An Exploration of ADHD and Comorbidity With Substance Abuse and Brain Development: Long-Term Impact of Methylphenidate on Adolescents

An Exploration of ADHD and Comorbidity With Substance Abuse and Brain Development: Long-Term Impact of Methylphenidate on Adolescents

York Williams (West Chester University, USA)
Copyright: © 2021 |Pages: 14
DOI: 10.4018/978-1-7998-5495-1.ch016
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Abstract

Methylphenidate (MPH) is the most commonly used drug to treat attention deficit/hyperactivity disorder (ADHD) in children effectively and safely. However, in spite of its widespread application throughout what is considered one of the most plastic and sensitive phases of brain development in children, very little is known to date about its long-term effects on brain structure and function leading well into later adolescence and adulthood. Additionally, there is scant information available to parents, clinicians, and clients with ADD/ADHD about the influence of MPH on brain development. More importantly, recent human and animal studies suggest that MPH alters the dopaminergic system with long-term effects beyond the termination of treatment. As such, a multimodal treatment with psychodynamic therapies can assist the treatment team to support the development of the client's pro-social skills in addition to medication treatment, thus reducing full reliance on MPH as the primary treatment for ADD/ADHD.
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Introduction

Beiderman et al. (1995) maintains that the co-occurrence of attention deficit hyperactivity disorder (ADHD) and psychoactive substance use disorder has been reported in a variety of clinical and research settings and continues to be a focus of attention and controversy. Accordingly, studies have documented a higher than normal risk for psychoactive substance use disorders in adults who had ADHD as children (Hesson & Fowler, 2018; Kessler et al., 2006; Kooij, 2012; Mao & Findling, 2014; Moore, Sunjic, Kaye, Archer, & Indig, 2016; Newcorn, Weiss, & Stein, 2007; Rucklidge, Downs-Woolley, Taylor, Brown, & Harrow, 2016). Similarly, studies of referred and non-referred adults with ADHD of childhood onset have documented the high risk for substance use disorders in these children becoming adults. Whether ADHD on comorbid disorders are risk factors for substance use disorders raises important clinical and scientific questions awaiting clarification given the use of one strong drug used to treat ADHD known as Methylphenidate (MPH). Another concern is raised in that MPH has been identified as the preferred treatment for youth and young adults with an ADHD, but more importantly impacts youth from culturally and linguistically diverse (CLD) backgrounds such African American and Latino males (DuPaul, Barklay & McMurray, 1994) who are already often over-identified in special education with this disability under the Individual Disability Education Act (IDEA, 2004). The use of MPH as the primary treatment for ADHD in children has also led to a concern about its impact on brain development in adolescents during this very critical stage of development (Breggin, 2001; Fitzgerald, 2009; Madhiraju, 2001).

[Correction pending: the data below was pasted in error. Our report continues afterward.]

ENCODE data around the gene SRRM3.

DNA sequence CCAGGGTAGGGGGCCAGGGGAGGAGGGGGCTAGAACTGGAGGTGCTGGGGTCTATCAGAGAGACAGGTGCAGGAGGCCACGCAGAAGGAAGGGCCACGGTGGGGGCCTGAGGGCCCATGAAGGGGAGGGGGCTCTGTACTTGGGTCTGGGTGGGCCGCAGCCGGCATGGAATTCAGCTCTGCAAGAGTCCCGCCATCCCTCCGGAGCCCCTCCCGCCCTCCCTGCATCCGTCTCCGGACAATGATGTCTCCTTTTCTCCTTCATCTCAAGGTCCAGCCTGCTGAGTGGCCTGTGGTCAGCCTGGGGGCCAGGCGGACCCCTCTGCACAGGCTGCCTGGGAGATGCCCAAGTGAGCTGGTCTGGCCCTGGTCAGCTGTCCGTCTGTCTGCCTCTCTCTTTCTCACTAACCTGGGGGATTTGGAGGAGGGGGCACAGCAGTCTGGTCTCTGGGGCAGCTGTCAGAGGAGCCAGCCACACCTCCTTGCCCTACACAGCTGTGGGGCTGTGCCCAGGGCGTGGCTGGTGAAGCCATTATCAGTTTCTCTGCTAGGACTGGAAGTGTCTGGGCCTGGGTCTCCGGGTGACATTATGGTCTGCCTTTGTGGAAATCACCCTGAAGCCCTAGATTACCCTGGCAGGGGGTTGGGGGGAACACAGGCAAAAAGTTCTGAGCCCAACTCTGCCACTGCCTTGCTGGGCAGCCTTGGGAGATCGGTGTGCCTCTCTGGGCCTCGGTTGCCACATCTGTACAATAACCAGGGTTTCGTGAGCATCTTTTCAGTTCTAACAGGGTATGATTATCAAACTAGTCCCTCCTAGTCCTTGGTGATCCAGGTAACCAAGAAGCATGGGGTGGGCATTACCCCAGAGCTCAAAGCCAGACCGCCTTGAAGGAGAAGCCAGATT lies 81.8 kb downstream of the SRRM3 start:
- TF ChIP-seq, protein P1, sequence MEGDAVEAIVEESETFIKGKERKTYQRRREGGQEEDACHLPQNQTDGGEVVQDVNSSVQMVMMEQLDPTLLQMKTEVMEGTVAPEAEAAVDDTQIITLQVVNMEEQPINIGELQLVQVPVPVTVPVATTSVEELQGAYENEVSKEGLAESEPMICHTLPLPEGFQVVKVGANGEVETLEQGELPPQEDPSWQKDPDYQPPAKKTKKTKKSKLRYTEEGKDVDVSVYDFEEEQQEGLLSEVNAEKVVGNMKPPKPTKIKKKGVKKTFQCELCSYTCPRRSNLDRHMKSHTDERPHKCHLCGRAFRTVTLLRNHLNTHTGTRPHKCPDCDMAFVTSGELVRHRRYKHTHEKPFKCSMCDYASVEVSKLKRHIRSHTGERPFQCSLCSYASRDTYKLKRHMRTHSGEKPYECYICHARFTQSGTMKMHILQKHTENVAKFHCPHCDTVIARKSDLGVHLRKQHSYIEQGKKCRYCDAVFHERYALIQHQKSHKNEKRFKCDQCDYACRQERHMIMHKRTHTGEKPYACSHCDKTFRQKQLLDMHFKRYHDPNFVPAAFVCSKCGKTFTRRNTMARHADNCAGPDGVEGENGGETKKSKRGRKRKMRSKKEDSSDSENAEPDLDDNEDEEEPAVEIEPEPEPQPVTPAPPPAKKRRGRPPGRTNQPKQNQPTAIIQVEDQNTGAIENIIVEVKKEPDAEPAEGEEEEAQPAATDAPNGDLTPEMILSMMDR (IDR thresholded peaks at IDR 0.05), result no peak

This chapter examines various arguments around the use of MPH as these empirical based accounts provide both pros and cons that can assist the consumer (parent, therapist, teacher, medical doctor) in making informed decisions about the use of MPH in children, particularly adolescents during one of the most critical developmental periods of brain development which occurs between the ages of 12-21 years of age (Gaviria & Smith, 2001). Next, a comparative summary of the primary research utilized in this analysis is laid out so as provide an internal polemical argument. Following the summary, the author critiques the primary arguments provided by the authors of the studies with a conclusive summary based on the overall analysis.

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